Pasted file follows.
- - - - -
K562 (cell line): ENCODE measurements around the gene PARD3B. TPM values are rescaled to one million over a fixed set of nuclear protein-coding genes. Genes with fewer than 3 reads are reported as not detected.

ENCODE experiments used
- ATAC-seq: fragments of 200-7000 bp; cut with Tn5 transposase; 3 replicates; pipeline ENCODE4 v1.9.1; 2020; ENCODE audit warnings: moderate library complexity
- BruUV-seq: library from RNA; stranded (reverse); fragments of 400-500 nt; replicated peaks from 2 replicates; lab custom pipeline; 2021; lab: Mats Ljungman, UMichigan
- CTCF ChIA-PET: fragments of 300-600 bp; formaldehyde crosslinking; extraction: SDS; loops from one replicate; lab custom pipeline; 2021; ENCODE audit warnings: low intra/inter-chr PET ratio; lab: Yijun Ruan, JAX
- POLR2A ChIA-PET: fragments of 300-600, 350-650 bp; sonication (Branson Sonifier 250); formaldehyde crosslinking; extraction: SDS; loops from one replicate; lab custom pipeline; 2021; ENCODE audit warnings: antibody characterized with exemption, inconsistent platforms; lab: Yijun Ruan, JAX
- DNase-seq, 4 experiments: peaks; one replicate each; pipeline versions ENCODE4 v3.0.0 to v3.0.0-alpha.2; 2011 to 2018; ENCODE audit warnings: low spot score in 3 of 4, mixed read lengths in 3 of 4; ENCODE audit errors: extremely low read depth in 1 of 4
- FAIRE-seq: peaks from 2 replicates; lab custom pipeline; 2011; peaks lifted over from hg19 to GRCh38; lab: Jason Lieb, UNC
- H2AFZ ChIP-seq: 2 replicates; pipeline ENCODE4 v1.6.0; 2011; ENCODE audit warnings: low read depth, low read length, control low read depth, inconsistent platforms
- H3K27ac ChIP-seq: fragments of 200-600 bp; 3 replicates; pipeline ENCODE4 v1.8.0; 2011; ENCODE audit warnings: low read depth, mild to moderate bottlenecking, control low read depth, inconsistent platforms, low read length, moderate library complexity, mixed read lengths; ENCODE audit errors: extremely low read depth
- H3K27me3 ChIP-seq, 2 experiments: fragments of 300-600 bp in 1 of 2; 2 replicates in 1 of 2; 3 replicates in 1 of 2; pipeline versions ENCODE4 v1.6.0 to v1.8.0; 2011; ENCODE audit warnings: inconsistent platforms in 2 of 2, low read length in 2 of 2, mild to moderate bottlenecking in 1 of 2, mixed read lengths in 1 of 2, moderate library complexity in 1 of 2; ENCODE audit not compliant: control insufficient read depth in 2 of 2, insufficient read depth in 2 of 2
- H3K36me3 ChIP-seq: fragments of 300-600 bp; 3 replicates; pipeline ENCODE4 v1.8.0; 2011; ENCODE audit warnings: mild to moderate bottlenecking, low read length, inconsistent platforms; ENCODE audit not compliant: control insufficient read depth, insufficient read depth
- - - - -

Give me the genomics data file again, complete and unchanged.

K562 (cell line): ENCODE measurements around the gene PARD3B. TPM values are rescaled to one million over a fixed set of nuclear protein-coding genes. Genes with fewer than 3 reads are reported as not detected.

ENCODE experiments used
- ATAC-seq: fragments of 200-7000 bp; cut with Tn5 transposase; 3 replicates; pipeline ENCODE4 v1.9.1; 2020; ENCODE audit warnings: moderate library complexity
- BruUV-seq: library from RNA; stranded (reverse); fragments of 400-500 nt; replicated peaks from 2 replicates; lab custom pipeline; 2021; lab: Mats Ljungman, UMichigan
- CTCF ChIA-PET: fragments of 300-600 bp; formaldehyde crosslinking; extraction: SDS; loops from one replicate; lab custom pipeline; 2021; ENCODE audit warnings: low intra/inter-chr PET ratio; lab: Yijun Ruan, JAX
- POLR2A ChIA-PET: fragments of 300-600, 350-650 bp; sonication (Branson Sonifier 250); formaldehyde crosslinking; extraction: SDS; loops from one replicate; lab custom pipeline; 2021; ENCODE audit warnings: antibody characterized with exemption, inconsistent platforms; lab: Yijun Ruan, JAX
- DNase-seq, 4 experiments: peaks; one replicate each; pipeline versions ENCODE4 v3.0.0 to v3.0.0-alpha.2; 2011 to 2018; ENCODE audit warnings: low spot score in 3 of 4, mixed read lengths in 3 of 4; ENCODE audit errors: extremely low read depth in 1 of 4
- FAIRE-seq: peaks from 2 replicates; lab custom pipeline; 2011; peaks lifted over from hg19 to GRCh38; lab: Jason Lieb, UNC
- H2AFZ ChIP-seq: 2 replicates; pipeline ENCODE4 v1.6.0; 2011; ENCODE audit warnings: low read depth, low read length, control low read depth, inconsistent platforms
- H3K27ac ChIP-seq: fragments of 200-600 bp; 3 replicates; pipeline ENCODE4 v1.8.0; 2011; ENCODE audit warnings: low read depth, mild to moderate bottlenecking, control low read depth, inconsistent platforms, low read length, moderate library complexity, mixed read lengths; ENCODE audit errors: extremely low read depth
- H3K27me3 ChIP-seq, 2 experiments: fragments of 300-600 bp in 1 of 2; 2 replicates in 1 of 2; 3 replicates in 1 of 2; pipeline versions ENCODE4 v1.6.0 to v1.8.0; 2011; ENCODE audit warnings: inconsistent platforms in 2 of 2, low read length in 2 of 2, mild to moderate bottlenecking in 1 of 2, mixed read lengths in 1 of 2, moderate library complexity in 1 of 2; ENCODE audit not compliant: control insufficient read depth in 2 of 2, insufficient read depth in 2 of 2
- H3K36me3 ChIP-seq: fragments of 300-600 bp; 3 replicates; pipeline ENCODE4 v1.8.0; 2011; ENCODE audit warnings: mild to moderate bottlenecking, low read length, inconsistent platforms; ENCODE audit not compliant: control insufficient read depth, insufficient read depth